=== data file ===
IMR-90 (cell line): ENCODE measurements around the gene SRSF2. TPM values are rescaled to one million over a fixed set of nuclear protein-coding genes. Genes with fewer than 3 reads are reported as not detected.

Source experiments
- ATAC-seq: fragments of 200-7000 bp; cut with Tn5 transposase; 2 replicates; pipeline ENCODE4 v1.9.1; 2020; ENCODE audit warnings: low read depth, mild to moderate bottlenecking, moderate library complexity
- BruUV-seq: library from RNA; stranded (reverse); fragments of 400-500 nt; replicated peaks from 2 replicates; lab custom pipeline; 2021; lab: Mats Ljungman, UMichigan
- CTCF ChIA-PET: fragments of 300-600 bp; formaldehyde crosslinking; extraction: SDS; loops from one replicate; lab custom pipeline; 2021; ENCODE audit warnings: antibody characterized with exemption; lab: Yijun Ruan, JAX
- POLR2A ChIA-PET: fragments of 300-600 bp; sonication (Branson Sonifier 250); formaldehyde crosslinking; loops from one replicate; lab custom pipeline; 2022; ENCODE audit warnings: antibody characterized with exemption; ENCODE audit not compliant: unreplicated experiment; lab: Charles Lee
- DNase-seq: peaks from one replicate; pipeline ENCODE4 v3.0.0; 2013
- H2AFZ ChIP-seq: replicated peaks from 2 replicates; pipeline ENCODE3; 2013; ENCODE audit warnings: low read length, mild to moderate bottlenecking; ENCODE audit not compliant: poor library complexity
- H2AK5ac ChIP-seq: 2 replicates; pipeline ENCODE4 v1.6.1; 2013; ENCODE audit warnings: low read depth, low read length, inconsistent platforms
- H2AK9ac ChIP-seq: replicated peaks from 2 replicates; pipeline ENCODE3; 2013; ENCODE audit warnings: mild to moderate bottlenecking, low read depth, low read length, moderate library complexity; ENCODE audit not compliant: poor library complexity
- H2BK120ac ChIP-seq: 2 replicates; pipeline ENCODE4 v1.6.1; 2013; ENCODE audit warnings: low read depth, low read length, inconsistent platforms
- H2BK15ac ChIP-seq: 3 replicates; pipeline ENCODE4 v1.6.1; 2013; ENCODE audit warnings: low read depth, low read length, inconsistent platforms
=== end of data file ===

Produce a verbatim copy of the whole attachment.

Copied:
IMR-90 (cell line): ENCODE measurements around the gene SRSF2. TPM values are rescaled to one million over a fixed set of nuclear protein-coding genes. Genes with fewer than 3 reads are reported as not detected.

Source experiments
- ATAC-seq: fragments of 200-7000 bp; cut with Tn5 transposase; 2 replicates; pipeline ENCODE4 v1.9.1; 2020; ENCODE audit warnings: low read depth, mild to moderate bottlenecking, moderate library complexity
- BruUV-seq: library from RNA; stranded (reverse); fragments of 400-500 nt; replicated peaks from 2 replicates; lab custom pipeline; 2021; lab: Mats Ljungman, UMichigan
- CTCF ChIA-PET: fragments of 300-600 bp; formaldehyde crosslinking; extraction: SDS; loops from one replicate; lab custom pipeline; 2021; ENCODE audit warnings: antibody characterized with exemption; lab: Yijun Ruan, JAX
- POLR2A ChIA-PET: fragments of 300-600 bp; sonication (Branson Sonifier 250); formaldehyde crosslinking; loops from one replicate; lab custom pipeline; 2022; ENCODE audit warnings: antibody characterized with exemption; ENCODE audit not compliant: unreplicated experiment; lab: Charles Lee
- DNase-seq: peaks from one replicate; pipeline ENCODE4 v3.0.0; 2013
- H2AFZ ChIP-seq: replicated peaks from 2 replicates; pipeline ENCODE3; 2013; ENCODE audit warnings: low read length, mild to moderate bottlenecking; ENCODE audit not compliant: poor library complexity
- H2AK5ac ChIP-seq: 2 replicates; pipeline ENCODE4 v1.6.1; 2013; ENCODE audit warnings: low read depth, low read length, inconsistent platforms
- H2AK9ac ChIP-seq: replicated peaks from 2 replicates; pipeline ENCODE3; 2013; ENCODE audit warnings: mild to moderate bottlenecking, low read depth, low read length, moderate library complexity; ENCODE audit not compliant: poor library complexity
- H2BK120ac ChIP-seq: 2 replicates; pipeline ENCODE4 v1.6.1; 2013; ENCODE audit warnings: low read depth, low read length, inconsistent platforms
- H2BK15ac ChIP-seq: 3 replicates; pipeline ENCODE4 v1.6.1; 2013; ENCODE audit warnings: low read depth, low read length, inconsistent platforms